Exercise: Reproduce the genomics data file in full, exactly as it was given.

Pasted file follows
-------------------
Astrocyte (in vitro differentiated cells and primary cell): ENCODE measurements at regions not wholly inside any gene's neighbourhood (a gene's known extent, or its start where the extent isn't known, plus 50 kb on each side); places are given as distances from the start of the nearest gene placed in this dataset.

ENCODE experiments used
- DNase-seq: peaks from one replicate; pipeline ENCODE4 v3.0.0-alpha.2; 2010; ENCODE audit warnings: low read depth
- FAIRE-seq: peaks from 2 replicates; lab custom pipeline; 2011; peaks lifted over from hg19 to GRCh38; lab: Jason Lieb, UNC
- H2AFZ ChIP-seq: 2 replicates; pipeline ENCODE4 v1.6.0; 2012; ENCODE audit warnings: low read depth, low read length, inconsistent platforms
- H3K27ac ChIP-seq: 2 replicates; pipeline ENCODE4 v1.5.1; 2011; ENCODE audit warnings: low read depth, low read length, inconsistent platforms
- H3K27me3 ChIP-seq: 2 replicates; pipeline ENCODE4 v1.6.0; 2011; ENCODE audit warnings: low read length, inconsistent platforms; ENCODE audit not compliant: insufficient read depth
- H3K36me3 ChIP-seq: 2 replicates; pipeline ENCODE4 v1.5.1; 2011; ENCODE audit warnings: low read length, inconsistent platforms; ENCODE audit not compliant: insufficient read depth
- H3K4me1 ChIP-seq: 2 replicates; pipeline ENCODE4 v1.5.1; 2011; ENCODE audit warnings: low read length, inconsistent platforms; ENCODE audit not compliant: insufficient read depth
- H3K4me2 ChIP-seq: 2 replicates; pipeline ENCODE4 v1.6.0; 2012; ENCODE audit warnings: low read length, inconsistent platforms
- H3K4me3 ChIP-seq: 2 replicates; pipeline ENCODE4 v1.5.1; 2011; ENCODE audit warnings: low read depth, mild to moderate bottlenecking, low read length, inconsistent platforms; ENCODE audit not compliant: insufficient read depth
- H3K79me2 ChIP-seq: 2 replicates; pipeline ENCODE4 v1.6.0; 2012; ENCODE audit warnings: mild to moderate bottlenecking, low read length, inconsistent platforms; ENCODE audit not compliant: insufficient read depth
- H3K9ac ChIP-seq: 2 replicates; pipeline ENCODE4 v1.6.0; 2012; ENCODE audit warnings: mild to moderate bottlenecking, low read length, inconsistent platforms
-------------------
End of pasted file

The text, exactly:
Astrocyte (in vitro differentiated cells and primary cell): ENCODE measurements at regions not wholly inside any gene's neighbourhood (a gene's known extent, or its start where the extent isn't known, plus 50 kb on each side); places are given as distances from the start of the nearest gene placed in this dataset.

ENCODE experiments used
- DNase-seq: peaks from one replicate; pipeline ENCODE4 v3.0.0-alpha.2; 2010; ENCODE audit warnings: low read depth
- FAIRE-seq: peaks from 2 replicates; lab custom pipeline; 2011; peaks lifted over from hg19 to GRCh38; lab: Jason Lieb, UNC
- H2AFZ ChIP-seq: 2 replicates; pipeline ENCODE4 v1.6.0; 2012; ENCODE audit warnings: low read depth, low read length, inconsistent platforms
- H3K27ac ChIP-seq: 2 replicates; pipeline ENCODE4 v1.5.1; 2011; ENCODE audit warnings: low read depth, low read length, inconsistent platforms
- H3K27me3 ChIP-seq: 2 replicates; pipeline ENCODE4 v1.6.0; 2011; ENCODE audit warnings: low read length, inconsistent platforms; ENCODE audit not compliant: insufficient read depth
- H3K36me3 ChIP-seq: 2 replicates; pipeline ENCODE4 v1.5.1; 2011; ENCODE audit warnings: low read length, inconsistent platforms; ENCODE audit not compliant: insufficient read depth
- H3K4me1 ChIP-seq: 2 replicates; pipeline ENCODE4 v1.5.1; 2011; ENCODE audit warnings: low read length, inconsistent platforms; ENCODE audit not compliant: insufficient read depth
- H3K4me2 ChIP-seq: 2 replicates; pipeline ENCODE4 v1.6.0; 2012; ENCODE audit warnings: low read length, inconsistent platforms
- H3K4me3 ChIP-seq: 2 replicates; pipeline ENCODE4 v1.5.1; 2011; ENCODE audit warnings: low read depth, mild to moderate bottlenecking, low read length, inconsistent platforms; ENCODE audit not compliant: insufficient read depth
- H3K79me2 ChIP-seq: 2 replicates; pipeline ENCODE4 v1.6.0; 2012; ENCODE audit warnings: mild to moderate bottlenecking, low read length, inconsistent platforms; ENCODE audit not compliant: insufficient read depth
- H3K9ac ChIP-seq: 2 replicates; pipeline ENCODE4 v1.6.0; 2012; ENCODE audit warnings: mild to moderate bottlenecking, low read length, inconsistent platforms